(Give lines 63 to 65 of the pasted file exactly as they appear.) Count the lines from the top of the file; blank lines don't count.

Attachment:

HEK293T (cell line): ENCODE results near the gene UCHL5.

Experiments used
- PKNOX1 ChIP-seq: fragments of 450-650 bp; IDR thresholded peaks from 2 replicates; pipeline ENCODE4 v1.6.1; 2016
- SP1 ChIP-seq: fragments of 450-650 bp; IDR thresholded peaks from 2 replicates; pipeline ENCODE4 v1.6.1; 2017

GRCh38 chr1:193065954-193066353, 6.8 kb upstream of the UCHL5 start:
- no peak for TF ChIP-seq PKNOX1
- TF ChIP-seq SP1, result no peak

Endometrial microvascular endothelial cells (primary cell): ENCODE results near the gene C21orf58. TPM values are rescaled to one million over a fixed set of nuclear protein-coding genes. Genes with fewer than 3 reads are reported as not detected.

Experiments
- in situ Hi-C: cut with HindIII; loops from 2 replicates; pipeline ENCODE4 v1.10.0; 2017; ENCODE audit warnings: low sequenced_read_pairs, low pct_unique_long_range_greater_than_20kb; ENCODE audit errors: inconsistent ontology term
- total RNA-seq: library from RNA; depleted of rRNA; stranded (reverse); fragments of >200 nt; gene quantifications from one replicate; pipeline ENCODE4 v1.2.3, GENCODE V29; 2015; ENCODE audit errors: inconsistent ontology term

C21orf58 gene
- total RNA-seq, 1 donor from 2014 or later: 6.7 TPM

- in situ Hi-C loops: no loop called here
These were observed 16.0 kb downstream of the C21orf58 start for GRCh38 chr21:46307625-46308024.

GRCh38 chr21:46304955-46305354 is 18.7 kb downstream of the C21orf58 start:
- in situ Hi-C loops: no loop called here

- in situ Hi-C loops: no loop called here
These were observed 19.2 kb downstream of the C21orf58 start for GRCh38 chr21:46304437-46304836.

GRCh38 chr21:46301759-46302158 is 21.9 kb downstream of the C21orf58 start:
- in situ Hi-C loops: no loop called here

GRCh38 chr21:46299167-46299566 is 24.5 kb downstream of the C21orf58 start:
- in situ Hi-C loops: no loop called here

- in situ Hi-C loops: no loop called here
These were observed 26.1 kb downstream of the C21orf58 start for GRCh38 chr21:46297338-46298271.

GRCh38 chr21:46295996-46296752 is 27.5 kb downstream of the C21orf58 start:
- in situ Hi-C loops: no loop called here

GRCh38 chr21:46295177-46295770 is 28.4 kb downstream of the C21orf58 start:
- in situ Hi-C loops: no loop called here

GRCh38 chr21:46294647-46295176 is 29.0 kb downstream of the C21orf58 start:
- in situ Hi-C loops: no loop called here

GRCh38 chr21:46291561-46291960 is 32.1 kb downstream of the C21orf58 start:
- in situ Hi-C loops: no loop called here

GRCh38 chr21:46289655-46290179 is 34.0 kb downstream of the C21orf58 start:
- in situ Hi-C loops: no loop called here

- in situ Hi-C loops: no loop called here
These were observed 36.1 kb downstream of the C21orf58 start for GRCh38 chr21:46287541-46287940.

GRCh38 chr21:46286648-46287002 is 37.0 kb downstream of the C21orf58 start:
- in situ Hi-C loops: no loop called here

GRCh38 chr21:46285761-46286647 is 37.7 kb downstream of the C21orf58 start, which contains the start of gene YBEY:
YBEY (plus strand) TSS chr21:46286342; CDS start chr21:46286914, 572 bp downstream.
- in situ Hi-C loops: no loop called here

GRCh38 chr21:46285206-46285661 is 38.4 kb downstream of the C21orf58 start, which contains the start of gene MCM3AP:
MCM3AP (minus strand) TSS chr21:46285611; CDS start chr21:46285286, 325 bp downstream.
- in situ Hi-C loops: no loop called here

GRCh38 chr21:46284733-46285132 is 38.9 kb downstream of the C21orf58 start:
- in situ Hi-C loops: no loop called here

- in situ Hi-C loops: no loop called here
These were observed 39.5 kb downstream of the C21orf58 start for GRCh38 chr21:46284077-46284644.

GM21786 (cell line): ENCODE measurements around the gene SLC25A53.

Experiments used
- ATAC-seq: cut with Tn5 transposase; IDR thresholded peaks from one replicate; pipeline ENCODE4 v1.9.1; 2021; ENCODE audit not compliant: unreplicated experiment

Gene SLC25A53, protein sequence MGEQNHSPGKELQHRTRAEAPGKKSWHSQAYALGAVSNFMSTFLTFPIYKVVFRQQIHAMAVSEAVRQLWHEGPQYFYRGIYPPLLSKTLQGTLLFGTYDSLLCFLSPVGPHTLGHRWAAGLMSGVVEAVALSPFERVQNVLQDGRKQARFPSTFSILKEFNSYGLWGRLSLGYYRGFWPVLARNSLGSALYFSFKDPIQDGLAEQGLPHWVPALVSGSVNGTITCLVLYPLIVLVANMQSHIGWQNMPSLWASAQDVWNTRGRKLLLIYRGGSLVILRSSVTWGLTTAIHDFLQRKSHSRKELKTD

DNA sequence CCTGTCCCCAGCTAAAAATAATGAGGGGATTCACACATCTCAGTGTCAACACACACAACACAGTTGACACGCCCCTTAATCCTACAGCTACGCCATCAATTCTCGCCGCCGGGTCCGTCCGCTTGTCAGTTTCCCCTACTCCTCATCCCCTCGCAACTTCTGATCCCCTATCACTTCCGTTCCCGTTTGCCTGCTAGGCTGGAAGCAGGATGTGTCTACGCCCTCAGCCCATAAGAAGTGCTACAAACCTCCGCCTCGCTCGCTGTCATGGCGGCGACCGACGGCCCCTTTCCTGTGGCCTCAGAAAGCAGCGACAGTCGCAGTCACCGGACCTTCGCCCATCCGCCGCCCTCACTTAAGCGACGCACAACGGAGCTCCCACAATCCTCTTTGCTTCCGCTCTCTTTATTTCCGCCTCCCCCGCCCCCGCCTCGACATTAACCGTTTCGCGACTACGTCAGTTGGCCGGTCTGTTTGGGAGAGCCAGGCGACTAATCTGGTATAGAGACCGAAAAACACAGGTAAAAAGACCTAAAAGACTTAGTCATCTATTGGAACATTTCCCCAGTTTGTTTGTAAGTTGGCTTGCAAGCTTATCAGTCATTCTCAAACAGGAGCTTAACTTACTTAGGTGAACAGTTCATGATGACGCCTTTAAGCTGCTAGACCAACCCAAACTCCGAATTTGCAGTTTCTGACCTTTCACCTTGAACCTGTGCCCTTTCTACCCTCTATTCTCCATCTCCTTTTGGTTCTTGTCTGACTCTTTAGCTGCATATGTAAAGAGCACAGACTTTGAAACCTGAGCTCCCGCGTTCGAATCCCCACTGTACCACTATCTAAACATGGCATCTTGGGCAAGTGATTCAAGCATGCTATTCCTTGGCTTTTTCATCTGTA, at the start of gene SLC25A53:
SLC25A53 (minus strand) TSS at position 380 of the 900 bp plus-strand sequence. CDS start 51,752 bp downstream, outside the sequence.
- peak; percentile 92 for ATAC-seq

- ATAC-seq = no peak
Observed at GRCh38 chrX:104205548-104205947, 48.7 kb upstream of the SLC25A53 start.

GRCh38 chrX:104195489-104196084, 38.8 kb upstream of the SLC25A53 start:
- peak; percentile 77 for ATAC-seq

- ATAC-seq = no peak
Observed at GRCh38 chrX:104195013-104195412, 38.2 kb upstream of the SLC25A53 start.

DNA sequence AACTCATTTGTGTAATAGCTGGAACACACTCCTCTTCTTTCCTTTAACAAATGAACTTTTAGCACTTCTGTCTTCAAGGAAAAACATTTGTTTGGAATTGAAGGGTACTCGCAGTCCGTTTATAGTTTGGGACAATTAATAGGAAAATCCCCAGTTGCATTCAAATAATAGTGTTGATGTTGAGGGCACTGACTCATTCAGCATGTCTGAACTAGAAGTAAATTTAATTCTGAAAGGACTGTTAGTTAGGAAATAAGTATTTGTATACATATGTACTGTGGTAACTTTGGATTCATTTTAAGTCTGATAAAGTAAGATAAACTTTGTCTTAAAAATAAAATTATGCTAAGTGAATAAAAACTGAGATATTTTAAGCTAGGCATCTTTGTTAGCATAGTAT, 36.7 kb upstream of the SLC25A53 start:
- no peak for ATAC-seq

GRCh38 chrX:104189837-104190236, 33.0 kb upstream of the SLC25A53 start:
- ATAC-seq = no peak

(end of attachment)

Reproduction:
DNA sequence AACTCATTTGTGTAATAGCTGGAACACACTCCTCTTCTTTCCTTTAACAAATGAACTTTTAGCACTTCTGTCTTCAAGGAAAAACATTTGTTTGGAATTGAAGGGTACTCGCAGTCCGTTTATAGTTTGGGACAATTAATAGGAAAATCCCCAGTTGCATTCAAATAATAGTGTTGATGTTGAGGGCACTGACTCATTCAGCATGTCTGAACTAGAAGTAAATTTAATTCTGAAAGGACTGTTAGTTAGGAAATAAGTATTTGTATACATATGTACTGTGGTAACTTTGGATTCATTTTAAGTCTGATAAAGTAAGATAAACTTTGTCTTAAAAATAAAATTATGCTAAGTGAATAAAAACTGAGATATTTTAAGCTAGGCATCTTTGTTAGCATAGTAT, 36.7 kb upstream of the SLC25A53 start:
- no peak for ATAC-seq

GRCh38 chrX:104189837-104190236, 33.0 kb upstream of the SLC25A53 start: